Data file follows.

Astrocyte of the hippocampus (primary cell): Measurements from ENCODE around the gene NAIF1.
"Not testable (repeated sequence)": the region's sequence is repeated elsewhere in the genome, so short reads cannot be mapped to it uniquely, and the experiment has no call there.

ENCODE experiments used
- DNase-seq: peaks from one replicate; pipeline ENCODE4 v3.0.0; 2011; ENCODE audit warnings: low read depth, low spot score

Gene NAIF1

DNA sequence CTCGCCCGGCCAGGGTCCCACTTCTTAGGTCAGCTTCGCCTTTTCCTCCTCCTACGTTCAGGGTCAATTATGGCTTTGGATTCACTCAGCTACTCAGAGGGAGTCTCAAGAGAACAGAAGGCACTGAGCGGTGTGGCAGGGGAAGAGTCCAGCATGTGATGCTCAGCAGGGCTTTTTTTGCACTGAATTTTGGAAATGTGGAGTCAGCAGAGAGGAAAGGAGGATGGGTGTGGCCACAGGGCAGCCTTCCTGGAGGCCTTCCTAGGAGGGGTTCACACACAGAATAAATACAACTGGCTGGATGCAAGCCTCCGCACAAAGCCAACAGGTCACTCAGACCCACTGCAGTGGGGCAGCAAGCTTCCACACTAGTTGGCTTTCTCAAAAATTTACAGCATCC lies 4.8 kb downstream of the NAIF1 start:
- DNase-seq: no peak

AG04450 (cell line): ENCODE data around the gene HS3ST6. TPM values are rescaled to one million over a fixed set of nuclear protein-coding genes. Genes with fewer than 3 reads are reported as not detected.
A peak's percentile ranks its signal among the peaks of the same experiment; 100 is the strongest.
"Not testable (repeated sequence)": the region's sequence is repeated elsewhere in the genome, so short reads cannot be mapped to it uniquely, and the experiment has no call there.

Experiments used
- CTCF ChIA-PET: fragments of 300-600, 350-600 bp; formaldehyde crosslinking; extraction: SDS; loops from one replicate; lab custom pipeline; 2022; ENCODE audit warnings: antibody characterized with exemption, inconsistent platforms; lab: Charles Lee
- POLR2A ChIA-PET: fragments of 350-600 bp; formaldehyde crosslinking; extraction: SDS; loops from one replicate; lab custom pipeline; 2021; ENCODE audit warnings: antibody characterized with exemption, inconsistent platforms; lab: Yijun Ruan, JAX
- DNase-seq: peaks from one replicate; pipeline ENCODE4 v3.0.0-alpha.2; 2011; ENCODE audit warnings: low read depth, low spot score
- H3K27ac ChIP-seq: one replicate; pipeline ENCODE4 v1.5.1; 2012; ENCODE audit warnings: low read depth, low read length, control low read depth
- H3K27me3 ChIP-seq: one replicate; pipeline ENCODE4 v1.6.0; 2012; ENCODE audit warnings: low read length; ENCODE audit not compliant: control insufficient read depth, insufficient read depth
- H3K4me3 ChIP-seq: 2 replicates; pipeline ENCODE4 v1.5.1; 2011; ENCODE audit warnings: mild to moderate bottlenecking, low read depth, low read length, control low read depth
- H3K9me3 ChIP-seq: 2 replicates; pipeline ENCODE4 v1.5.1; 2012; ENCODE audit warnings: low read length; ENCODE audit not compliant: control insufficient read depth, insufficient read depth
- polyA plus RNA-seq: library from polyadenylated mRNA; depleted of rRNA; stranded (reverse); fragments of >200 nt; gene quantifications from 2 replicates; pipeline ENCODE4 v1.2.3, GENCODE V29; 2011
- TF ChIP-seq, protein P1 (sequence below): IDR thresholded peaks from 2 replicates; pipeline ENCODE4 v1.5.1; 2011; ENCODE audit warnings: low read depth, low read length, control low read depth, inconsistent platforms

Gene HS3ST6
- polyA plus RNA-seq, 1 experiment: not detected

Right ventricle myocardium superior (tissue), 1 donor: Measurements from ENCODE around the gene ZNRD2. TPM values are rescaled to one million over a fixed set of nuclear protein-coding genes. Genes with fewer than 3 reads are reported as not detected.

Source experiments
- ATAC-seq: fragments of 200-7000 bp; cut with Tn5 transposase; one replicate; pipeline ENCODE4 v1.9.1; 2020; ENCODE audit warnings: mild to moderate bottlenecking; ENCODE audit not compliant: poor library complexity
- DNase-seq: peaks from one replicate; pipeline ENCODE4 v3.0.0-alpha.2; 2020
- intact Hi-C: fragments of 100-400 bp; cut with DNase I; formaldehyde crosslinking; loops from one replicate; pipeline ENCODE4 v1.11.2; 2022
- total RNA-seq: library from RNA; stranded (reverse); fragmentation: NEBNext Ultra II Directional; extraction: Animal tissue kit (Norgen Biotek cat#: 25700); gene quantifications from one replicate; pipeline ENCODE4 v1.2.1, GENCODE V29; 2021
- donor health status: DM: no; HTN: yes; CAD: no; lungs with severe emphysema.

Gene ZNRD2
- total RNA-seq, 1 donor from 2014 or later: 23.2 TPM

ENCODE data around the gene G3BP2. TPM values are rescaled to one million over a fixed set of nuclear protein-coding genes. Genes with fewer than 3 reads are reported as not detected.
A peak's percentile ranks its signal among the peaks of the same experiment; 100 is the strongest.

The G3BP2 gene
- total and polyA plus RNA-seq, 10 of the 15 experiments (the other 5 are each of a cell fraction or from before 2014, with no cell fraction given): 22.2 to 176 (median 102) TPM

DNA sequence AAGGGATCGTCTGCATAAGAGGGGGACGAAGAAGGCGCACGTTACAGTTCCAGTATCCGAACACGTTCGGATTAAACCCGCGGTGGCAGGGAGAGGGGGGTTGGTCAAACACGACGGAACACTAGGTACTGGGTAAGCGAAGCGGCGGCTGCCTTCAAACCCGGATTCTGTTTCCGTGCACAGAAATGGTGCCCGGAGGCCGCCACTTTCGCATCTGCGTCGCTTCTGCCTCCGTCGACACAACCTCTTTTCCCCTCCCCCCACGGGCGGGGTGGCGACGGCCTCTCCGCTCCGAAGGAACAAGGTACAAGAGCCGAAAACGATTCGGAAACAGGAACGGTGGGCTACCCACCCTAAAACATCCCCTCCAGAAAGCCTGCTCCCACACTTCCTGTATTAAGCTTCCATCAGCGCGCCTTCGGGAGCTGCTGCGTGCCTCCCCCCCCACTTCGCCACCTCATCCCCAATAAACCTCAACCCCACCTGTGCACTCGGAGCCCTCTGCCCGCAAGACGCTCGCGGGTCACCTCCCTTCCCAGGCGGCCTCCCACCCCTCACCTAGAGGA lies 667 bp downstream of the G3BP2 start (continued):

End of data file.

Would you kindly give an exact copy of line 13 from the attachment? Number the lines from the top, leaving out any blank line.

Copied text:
- POLR2A ChIA-PET: fragments of 350-600 bp; formaldehyde crosslinking; extraction: SDS; loops from one replicate; lab custom pipeline; 2021; ENCODE audit warnings: antibody characterized with exemption, inconsistent platforms; lab: Yijun Ruan, JAX